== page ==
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Hamberg
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Joined: 01/19/05
Posts: 343
Hamberg
Registered User
Joined: 01/19/05
Posts: 343
03/22/2009 11:43 pm
Originally Posted by: JeffS65Hamberg, I'm curious; with the length of opinion provided, how are you sure of the information you provided was correct. While you conditionally gave correct info, if you didn't watch the video, how do know if it applied at all? As you'd said that contrapuntal playing is for experts, since this is stuff taught at GIT etc, isn't it possible that what he posted may have been an example. I'm by no means an expert but provided a thought on a direction but only doing so after watching the video.


Well, theres no way that I can be certain that what I said applies specifically to the video. However, most of the information that I provided was based on generalizations.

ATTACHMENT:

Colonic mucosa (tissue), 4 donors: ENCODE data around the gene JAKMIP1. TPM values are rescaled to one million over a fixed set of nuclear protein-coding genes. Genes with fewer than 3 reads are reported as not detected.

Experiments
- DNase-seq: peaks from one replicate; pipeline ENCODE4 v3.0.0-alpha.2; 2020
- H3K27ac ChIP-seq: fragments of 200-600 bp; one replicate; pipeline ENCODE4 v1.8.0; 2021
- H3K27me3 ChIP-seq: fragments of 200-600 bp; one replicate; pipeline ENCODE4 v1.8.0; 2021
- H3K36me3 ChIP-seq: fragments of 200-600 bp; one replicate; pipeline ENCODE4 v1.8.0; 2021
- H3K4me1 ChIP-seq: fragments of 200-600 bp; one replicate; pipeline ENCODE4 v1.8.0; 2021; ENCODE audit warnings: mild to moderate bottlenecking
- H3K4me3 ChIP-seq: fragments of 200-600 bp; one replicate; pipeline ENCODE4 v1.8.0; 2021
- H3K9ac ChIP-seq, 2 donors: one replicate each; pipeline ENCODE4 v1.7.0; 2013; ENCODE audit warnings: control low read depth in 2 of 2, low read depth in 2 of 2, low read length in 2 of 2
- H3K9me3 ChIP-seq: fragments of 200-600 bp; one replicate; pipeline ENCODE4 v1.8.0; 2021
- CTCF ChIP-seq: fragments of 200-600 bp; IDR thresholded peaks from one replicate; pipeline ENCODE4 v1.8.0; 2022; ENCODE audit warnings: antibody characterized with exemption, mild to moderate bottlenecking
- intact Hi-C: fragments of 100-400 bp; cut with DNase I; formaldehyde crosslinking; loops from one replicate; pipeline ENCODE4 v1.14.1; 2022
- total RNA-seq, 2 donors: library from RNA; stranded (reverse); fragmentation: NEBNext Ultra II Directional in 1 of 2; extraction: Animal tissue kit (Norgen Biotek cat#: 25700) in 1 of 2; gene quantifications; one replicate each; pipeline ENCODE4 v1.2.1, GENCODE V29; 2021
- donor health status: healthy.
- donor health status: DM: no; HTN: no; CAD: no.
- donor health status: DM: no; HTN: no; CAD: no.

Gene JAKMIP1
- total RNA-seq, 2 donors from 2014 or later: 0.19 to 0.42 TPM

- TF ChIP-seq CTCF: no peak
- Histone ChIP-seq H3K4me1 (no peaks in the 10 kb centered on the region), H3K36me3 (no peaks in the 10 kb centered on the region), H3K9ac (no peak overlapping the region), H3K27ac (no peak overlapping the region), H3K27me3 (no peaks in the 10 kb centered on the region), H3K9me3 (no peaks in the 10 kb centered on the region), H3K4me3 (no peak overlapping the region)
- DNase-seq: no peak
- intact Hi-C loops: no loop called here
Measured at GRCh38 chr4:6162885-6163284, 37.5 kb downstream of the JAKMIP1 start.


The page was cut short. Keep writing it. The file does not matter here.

I am very sure that the information is correct.

Perhaps I wasn't entirely clear. Counter point isn't reserved for experts. I was saying that playing both couter point parts, by one musician, depending on the tempo, and complexity of the melody, is reserved for playing levels well beyond expert. I'm not quite sure how counter point is defined on this website, however, simply playing 2 notes at the same time doesn't define counter point. That is actually harmony, and while counter point may contain harmony, it isn't defined by this practice. If you are good enough to play two guitar solos at one time, as a solo musician, then you are playing the accepted definition of counter point. Usually counter point has to be played by two musicians.

The most common technique that I am familiar with, which he is describing, sounds like modulation of the bass note over a higher pitched tonal center. As I said before, I'm not sure what this is called in classical or spanish guitar, but it does have a name.
Bass guitar is the answer to everything